Tax First Act

Tax First Act

H.R. 3151, the “Taxpayer First Act” was signed into law on July 1, 2019, to modernize and improve the Internal Revenue Service.  The Taxpayer First Act changes a wide variety of matters under the Internal Revenue Code.  The biggest changes include the creation of the Independent Office of Appeals, a reduction of the financial burden on taxpayers seeking an offer in compromise, a new opportunity to request equitable relief for joint liability, and notice to the taxpayer of IRS contact with 3rd parties.

Independent Office of Appeals

The Act establishes the Internal Revenue Service Independent Office of Appeals to resolve Federal tax controversies without litigation.  Taxpayers who receive a notice of deficiency under Section 6212 may request a referral to the Independent Office of Appeals for resolution.  Except for frivolous tax submissions as provided under Section 6702(c), taxpayers whose requests were denied will receive a description of the process for protesting the denial.  Beginning July 1, 2020, certain taxpayers will have access to the case file of the Chief of Appeals.  Taxpayers with gross income below $400,000 or gross receipts below $5,000,000 for the tax period in dispute who request a conference with the Independent Office of Appeals will have access to the non-privileged case file from the Chief of Appeals at least ten (10) days before the conference, with a waiver of the ten-day minimum for taxpayers who elect to expedite the conference.

The Independent Office of Appeals reports to the IRS Chief of Appeals and gets legal assistance from the Staff of the Chief Counsel.  While “to the extent practicable” staff of the Chief Counsel shall not be the same staff involved in the case or the same staff who prepared the case for litigation, it does not appear to completely prevent the same staff of the Chief of Appeals who are trying a case from giving legal assistance to the Independent Office of Appeals.

Eligible Taxpayers can skip 20% payments when making lump sum Offers In Compromise

Eligible taxpayers will be able to skip the up-front twenty percent payment and user fee when they submit lump-sum offers in compromise under section 7122.  To be eligible a taxpayer’s gross income must be less than 250% of the applicable poverty level.  For example, federally, for a family of four in 2019, gross income must be less than 2.5 x $25,750 = $64,375.

Notice and right to hearing for taxpayers whose assets were seized as part of a structuring transaction

The Act also improves notice to persons whose property has been seized for being part of a structuring transaction.  The term “structuring transaction” refers to any transactions designed to get around the requirements of the Bank Secrecy Act and the requirement for financial institutions to keep records of cash purchases of negotiable instruments, file reports if the daily aggregate exceeds $10,000, and report suspicious activity that may signify money laundering, tax evasion, or other criminal activities.  Now, the IRS must provide notice within thirty (30) days to persons whose property has been seized informing them of their right to request a hearing within thirty (30) days.  The seized property will be returned unless the court finds probable cause that there was a violation of Section 5324 (prohibiting structuring transactions) and the property seized is from an illegal source or if the funds were structured for the purpose of concealing the violation of criminal law or other regulation.  Taxpayers who receive interest on property recovered under this provision will be able to exclude the interest from income.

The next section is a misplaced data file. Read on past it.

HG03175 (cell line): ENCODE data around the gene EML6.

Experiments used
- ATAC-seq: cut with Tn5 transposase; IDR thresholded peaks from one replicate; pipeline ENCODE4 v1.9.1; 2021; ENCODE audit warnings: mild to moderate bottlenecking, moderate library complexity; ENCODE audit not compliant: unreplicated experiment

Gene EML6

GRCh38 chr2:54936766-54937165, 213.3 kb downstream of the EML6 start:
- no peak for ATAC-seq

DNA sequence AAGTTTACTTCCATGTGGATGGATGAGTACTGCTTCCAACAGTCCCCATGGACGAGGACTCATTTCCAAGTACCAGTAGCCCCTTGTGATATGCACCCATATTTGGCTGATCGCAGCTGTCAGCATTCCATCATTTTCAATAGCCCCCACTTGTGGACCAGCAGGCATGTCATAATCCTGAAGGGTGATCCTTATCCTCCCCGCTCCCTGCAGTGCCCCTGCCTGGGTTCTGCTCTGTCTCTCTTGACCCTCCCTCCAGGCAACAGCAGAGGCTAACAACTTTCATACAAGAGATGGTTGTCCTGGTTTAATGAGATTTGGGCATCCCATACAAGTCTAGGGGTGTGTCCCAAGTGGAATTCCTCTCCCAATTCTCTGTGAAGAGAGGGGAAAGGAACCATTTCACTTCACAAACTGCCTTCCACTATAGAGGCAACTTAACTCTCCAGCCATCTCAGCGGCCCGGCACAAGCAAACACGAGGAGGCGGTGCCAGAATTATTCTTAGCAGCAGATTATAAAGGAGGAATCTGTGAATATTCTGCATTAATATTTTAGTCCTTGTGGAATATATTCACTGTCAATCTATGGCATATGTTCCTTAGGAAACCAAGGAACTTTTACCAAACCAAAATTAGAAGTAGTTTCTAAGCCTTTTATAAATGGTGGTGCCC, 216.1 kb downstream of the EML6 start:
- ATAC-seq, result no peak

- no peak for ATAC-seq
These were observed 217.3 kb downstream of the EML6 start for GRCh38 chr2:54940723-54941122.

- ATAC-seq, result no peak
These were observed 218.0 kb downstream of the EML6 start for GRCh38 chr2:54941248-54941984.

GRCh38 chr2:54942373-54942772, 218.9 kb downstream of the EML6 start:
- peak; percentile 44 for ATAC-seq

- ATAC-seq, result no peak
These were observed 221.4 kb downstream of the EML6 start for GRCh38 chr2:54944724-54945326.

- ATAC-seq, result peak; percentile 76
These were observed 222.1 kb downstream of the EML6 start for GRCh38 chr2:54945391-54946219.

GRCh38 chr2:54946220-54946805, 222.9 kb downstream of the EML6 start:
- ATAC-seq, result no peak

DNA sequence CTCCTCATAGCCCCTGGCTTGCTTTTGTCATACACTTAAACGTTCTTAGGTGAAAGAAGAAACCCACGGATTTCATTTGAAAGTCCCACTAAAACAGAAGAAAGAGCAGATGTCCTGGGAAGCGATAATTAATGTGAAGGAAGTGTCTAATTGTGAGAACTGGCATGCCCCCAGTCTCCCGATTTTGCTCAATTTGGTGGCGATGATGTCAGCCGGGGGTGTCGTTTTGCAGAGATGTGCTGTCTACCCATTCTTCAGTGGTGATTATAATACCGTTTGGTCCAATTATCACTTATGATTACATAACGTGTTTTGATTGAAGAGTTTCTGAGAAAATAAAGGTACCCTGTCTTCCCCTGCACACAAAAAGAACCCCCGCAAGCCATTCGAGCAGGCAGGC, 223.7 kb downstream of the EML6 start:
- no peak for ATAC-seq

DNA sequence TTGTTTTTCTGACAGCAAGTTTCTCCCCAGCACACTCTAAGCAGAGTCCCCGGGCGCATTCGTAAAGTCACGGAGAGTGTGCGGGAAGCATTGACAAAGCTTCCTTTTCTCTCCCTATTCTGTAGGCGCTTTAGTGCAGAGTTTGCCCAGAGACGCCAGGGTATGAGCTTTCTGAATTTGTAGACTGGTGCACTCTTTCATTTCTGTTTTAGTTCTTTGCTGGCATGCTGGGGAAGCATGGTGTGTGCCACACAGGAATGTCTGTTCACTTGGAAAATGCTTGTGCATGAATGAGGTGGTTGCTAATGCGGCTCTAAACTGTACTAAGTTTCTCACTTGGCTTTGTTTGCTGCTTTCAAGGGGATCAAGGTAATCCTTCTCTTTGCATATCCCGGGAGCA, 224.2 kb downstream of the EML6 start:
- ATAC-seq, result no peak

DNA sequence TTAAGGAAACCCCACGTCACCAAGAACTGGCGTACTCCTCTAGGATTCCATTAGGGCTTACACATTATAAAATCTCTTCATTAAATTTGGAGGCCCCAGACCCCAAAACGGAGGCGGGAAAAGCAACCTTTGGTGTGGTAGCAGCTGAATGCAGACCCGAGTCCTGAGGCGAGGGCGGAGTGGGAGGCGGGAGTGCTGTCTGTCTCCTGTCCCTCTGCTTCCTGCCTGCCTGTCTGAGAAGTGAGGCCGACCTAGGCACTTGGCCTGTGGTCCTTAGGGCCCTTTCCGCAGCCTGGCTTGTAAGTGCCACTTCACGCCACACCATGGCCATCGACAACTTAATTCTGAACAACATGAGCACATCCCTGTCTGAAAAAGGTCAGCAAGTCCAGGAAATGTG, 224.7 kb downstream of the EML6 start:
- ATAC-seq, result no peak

Right to Tax Court review of new facts for equitable relief from spousal joint liability

Spouses seeking equitable relief from joint and several liability for joint returns will enjoy an expanded standard and scope of review.  Taxpayers may now request the Tax Court to make a de novo review of equitable relief determinations, which shall include any newly discovered or previously unavailable evidence.  Previously, newly discovered evidence was excluded.  Requests for equitable relief for unpaid liabilities must be made before the expiration of the period of limitations under Section 6502 (generally ten years from the assessment of the tax).  Requests for equitable relief for paid liabilities must be made before the expiration of the time for claiming a refund or credit for paid liabilities (generally the later of three years from the time the return was filed or two years from the time the tax was paid).

Private tax collectors

Private Tax Collectors will no longer be able to collect from taxpayers whose primary source of income is social security disability or supplemental social security or whose income is below 200% of the Federal poverty level.  Installment agreements reached with private tax collectors are now able to be made for seven years, whereas before they were limited to five years.

We’ll have more information posted on Friday, July 18th about this Taxpayer First Act. In the meantime if you have questions about this, please contact us!

Here is also the link to the full PDF version of the Act for your download at your leisure.

Jonathan Mishkin

Jonathan D. Mishkin focuses his practice on tax/trust controversy, estate planning, taxation and closely-held business advisory services with offices in Portland, Bend and West Linn. Drawing on deep experience gained inside both large accounting firms and large law firms, Mr. Mishkin capably advises and counsels individuals, families and their businesses, and trusts/trustees.


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